With the 29th of March fast approaching, UK politics are becoming increasingly strained, parties are divided and splitting, and as news bulletins show little optimism the once thought as almost impossible, the threat of a ‘No Deal’ Brexit could actually turn out to be the UK’s only option. Uncertain times have led to British Banks making provisions for an economy that could be, at the best, uncertain.
Online gambling makes up a large part of the British economy and so the gambling industry is looking towards March 29th especially with regard to tax revenues generated from the industry. Those recommended pay by phone casino websites and other online casino sites now account for 40% of the whole gambling market within the United Kingdom so it is no surprise that Brexit could greatly affect this sector the most.
Statistics show us that almost half of the population engages in some type of gambling which generates millions upon millions each year, worth over £15 billion today. Online gambling has made a massive difference with some companies becoming highly successful as well as many smaller businesses able to make a profit.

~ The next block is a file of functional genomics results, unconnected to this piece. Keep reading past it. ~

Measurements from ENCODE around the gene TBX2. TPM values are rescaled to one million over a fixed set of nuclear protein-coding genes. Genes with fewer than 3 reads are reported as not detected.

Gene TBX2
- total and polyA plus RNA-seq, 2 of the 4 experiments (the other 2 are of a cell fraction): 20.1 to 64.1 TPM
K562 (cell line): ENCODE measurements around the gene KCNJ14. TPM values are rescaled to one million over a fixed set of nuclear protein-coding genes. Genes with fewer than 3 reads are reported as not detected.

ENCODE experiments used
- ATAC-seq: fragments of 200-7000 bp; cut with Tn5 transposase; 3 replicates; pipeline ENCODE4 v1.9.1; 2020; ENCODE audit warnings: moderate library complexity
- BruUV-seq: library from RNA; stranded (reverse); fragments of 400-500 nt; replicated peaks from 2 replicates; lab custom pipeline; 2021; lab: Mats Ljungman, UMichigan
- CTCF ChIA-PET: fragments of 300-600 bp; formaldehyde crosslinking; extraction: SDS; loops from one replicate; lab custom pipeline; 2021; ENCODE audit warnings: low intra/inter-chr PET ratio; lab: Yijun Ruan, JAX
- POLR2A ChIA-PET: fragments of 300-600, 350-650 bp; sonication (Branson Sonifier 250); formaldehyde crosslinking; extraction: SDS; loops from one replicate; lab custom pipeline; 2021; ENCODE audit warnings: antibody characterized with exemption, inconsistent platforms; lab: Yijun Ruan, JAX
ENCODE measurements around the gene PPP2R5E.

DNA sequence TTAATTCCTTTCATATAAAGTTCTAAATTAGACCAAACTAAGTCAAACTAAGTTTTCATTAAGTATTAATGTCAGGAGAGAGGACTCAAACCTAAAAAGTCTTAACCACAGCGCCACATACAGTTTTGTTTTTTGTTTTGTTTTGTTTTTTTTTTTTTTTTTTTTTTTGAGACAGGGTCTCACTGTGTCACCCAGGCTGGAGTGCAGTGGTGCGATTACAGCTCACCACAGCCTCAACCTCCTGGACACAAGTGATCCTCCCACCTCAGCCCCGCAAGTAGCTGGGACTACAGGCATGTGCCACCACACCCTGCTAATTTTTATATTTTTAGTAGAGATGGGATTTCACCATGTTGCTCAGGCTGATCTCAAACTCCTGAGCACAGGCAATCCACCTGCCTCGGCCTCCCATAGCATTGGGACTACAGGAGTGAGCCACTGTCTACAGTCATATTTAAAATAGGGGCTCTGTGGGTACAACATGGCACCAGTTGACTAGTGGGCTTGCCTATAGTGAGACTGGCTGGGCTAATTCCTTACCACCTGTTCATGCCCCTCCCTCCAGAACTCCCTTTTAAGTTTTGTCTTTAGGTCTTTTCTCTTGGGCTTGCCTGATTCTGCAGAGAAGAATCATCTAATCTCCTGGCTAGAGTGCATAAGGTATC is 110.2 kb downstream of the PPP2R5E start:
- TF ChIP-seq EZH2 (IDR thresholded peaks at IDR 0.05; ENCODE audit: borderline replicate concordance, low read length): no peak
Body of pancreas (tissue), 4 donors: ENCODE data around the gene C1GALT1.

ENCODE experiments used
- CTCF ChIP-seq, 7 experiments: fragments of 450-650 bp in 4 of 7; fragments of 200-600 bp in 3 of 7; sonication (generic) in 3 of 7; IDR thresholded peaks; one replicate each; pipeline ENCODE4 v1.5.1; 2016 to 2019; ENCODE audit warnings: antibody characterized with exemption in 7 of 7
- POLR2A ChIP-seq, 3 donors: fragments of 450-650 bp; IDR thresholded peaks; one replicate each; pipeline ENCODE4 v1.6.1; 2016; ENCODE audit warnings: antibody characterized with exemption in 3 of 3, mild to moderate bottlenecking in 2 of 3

Both Gibraltar and the Isle of Man have both enjoyed being members of the EU and Gibraltar in particular has enjoyed having more than 30 operators making their base in the tax haven with access to the single market of the European Community. The protectorate of the UK has enjoyed a flourishing economy which has a thriving ex-pat community.
Although almost 100% of Gibraltarians voted to stay in the EU, they also voted to stay under British rule opposed to Spain. Almost three quarters of those that work in the gambling sector in Gibraltar commute from Spain on a daily basis, so having this free movement stopped would mean that job losses could not really be avoided.
Spain is almost certainly going to tighten up their border controls, the animosity between Spain and the United Kingdom regarding Gibraltar is well documented and the threat of Brexit has already seen companies choose not to base themselves in Gibraltar in favour of other countries such as Malta, as the threat of a ‘No Deal’ Brexit looms ever closer.
Probably the biggest question that is being asked today is whether companies will want to operate in the UK following Brexit. The UK is already feeling the effects of uncertainty as manufacturers are changing their minds about building factories or are pulling out of the UK in favour of other countries.
This is understandable as tariffs on profits are likely to increase, something that no industry desires. The disappearance of those gambling operators who are currently based in the United Kingdom might take time as they moved to the EU, but job losses would certainly occur within the UK, and the bigger gambling companies are already looking to the EU to make their base.